In the award-winning documentary “Modified” (87 minutes | Canada | 2017), the filmmaker and her mother embark on a personal and poignant investigative journey to find out why genetically modified organisms (GMOs) are not labeled on food products in the United States and Canada, despite being labeled in 64 countries around the world. Shot over a span of ten years, the film explores the impacts of genetically engineering our food, exposing the cozy relationship between the agribusiness industry and our governments. The film is anchored in the intimate story of the filmmaker’s relationship to her mom, an organic gardener, seed saver, and food activist who battled cancer while the film’s production was underway. Interweaving the personal and the political, the film uses family video archives, animations, and mouth-watering vignettes from the filmmaker’s award-winning PBS cooking show to create a visual celebration of homegrown food and family legacy. The film debunks the myth that GMOs are needed to feed the world and makes a compelling plea for a more sustainable and transparent food system. Winner of 10 festival awards.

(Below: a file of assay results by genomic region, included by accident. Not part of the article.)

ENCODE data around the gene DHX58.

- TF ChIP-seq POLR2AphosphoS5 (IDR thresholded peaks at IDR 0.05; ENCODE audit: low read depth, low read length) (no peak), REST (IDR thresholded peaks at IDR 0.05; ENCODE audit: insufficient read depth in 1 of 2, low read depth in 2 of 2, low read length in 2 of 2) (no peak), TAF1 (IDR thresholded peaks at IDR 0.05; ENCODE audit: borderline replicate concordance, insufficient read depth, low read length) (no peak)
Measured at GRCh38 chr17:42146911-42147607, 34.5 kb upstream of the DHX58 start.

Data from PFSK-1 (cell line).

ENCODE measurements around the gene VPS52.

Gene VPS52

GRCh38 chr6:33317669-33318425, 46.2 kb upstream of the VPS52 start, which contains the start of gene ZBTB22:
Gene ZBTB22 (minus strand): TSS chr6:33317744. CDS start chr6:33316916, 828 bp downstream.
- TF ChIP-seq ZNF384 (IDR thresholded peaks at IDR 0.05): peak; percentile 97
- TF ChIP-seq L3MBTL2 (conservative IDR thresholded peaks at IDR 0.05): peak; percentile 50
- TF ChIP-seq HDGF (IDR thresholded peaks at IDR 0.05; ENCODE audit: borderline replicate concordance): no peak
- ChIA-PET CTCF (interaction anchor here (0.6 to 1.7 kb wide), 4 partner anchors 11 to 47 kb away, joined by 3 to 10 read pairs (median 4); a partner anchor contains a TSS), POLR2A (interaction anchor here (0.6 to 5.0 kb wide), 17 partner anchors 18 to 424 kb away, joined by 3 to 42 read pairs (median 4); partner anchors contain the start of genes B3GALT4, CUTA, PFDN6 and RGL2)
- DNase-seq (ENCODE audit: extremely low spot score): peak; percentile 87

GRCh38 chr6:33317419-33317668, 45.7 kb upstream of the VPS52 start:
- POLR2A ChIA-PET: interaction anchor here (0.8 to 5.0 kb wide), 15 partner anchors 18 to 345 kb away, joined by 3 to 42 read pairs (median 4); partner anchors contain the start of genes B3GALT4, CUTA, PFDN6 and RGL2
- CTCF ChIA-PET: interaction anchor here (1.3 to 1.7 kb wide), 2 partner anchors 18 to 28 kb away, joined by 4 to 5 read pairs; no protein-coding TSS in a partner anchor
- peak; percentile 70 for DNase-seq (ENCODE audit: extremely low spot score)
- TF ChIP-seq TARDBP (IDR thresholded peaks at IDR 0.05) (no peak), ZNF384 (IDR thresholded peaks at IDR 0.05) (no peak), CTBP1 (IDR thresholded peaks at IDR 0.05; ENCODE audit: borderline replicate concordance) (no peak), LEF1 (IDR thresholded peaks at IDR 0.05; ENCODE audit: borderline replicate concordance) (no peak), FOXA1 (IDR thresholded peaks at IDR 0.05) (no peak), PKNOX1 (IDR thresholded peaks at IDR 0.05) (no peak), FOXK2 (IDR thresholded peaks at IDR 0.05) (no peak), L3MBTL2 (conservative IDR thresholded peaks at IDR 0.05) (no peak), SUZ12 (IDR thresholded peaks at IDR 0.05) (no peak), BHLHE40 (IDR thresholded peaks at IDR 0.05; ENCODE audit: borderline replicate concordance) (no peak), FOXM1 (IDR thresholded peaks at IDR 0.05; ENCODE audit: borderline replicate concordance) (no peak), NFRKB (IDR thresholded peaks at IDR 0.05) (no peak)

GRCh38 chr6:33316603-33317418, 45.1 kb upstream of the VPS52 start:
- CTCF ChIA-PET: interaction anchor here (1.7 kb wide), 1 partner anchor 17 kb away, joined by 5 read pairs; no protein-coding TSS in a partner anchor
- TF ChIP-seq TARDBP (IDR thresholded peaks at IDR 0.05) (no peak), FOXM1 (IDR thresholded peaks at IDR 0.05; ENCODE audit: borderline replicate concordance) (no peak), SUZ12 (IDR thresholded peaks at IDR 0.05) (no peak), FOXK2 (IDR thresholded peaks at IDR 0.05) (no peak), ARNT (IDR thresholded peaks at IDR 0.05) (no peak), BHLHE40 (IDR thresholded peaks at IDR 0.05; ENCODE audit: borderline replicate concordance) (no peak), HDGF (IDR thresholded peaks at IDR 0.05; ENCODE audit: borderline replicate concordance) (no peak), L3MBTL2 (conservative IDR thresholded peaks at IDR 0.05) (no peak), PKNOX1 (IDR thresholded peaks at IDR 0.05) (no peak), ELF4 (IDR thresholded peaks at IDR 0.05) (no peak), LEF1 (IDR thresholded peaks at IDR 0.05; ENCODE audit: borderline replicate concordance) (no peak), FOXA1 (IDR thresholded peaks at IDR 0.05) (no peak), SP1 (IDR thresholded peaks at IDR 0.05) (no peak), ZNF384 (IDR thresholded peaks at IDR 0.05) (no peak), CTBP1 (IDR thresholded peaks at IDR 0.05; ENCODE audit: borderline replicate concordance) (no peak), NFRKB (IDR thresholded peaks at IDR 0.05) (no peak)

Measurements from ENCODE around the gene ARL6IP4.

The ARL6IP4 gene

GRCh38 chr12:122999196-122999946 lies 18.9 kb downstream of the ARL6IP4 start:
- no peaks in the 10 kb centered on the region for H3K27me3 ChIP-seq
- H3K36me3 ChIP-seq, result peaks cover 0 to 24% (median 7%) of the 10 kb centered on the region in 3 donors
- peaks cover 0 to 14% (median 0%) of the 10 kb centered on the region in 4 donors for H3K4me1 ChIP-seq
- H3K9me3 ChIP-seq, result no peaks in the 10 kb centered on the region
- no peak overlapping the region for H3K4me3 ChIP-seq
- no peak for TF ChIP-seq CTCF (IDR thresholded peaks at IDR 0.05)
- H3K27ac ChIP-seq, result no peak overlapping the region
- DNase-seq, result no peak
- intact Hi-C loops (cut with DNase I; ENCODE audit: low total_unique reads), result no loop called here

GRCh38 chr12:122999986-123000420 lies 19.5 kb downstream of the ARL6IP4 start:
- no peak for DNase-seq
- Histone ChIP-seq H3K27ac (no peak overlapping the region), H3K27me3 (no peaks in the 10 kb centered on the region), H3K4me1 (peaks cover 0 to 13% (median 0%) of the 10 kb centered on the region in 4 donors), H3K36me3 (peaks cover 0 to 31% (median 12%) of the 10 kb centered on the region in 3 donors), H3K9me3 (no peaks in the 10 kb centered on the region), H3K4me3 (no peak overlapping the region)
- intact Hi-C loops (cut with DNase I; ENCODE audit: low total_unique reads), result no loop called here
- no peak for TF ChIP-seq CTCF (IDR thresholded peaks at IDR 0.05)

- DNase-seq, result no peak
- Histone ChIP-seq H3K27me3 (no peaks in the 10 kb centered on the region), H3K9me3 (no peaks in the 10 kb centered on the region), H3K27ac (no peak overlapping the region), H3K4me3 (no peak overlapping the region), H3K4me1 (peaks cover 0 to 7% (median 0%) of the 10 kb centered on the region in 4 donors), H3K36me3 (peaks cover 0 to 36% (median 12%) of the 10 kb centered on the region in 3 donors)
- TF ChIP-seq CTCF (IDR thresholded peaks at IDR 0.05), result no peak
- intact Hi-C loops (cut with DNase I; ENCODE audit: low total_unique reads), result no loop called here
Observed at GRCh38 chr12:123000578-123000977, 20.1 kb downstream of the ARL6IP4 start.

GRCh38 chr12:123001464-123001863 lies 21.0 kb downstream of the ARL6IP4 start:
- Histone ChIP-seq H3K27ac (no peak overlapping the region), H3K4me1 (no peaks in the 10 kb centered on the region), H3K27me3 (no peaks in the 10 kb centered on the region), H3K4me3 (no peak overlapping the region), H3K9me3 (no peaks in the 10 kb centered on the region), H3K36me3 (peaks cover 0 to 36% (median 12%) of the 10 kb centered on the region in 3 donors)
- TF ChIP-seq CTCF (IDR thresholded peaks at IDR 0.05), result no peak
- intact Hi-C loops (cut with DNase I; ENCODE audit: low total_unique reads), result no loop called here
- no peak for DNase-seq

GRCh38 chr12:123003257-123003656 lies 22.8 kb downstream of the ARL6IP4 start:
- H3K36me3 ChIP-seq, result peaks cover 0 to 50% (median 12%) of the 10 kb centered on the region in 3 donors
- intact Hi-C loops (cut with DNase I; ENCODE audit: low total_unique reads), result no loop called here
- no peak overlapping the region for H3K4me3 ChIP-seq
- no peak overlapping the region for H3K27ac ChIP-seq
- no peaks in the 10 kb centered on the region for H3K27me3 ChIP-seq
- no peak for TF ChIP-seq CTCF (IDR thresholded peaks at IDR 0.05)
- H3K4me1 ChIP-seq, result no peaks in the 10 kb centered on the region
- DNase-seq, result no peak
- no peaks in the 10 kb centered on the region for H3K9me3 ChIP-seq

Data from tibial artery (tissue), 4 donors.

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After living in Europe for two years where GMOs are labeled on food products, I came home feeling frustrated that GMOs weren’t clearly identified in North America. As my mom and I started to question why our governments were refusing to label GMOs, it became obvious that our elected representatives were not representing their constituents’ wishes since more than 80% of Americans and Canadians want GMOs labeled. The more we looked into it, the more we learned that industry was calling the shots when it came to policies around GMOs. Two years into the film’s production, my mom was diagnosed with brain cancer and the film unexpectedly became more personal and intimate than I had originally envisioned. It became a tribute to my mom’s deep love of gardening cooking, and eating, and to her firm belief that we all have a right to know how our food is produced.